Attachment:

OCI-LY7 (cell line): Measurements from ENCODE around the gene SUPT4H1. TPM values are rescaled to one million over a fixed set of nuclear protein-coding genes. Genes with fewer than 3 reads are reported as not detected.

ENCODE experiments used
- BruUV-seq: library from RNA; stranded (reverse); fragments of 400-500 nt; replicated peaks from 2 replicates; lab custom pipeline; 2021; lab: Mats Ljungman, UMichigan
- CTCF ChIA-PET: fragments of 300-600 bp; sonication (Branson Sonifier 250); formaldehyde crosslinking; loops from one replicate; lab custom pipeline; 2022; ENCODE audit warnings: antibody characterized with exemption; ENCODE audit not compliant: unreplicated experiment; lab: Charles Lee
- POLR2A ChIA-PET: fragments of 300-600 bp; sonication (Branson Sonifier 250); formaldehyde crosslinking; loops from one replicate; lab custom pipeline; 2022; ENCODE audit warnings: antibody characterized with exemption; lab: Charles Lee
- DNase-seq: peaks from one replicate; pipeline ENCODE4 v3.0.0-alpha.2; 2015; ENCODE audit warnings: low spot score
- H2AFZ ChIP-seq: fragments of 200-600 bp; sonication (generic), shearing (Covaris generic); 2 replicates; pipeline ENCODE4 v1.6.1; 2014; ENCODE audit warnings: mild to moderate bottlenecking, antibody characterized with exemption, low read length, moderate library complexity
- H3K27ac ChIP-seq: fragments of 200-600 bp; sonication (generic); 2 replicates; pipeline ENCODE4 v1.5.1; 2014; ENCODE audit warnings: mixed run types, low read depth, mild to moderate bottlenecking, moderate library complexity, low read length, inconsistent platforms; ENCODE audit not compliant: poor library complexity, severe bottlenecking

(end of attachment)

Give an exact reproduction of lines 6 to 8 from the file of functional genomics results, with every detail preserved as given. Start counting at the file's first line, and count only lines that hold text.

- DNase-seq: peaks from one replicate; pipeline ENCODE4 v3.0.0-alpha.2; 2015; ENCODE audit warnings: low spot score
- H2AFZ ChIP-seq: fragments of 200-600 bp; sonication (generic), shearing (Covaris generic); 2 replicates; pipeline ENCODE4 v1.6.1; 2014; ENCODE audit warnings: mild to moderate bottlenecking, antibody characterized with exemption, low read length, moderate library complexity
- H3K27ac ChIP-seq: fragments of 200-600 bp; sonication (generic); 2 replicates; pipeline ENCODE4 v1.5.1; 2014; ENCODE audit warnings: mixed run types, low read depth, mild to moderate bottlenecking, moderate library complexity, low read length, inconsistent platforms; ENCODE audit not compliant: poor library complexity, severe bottlenecking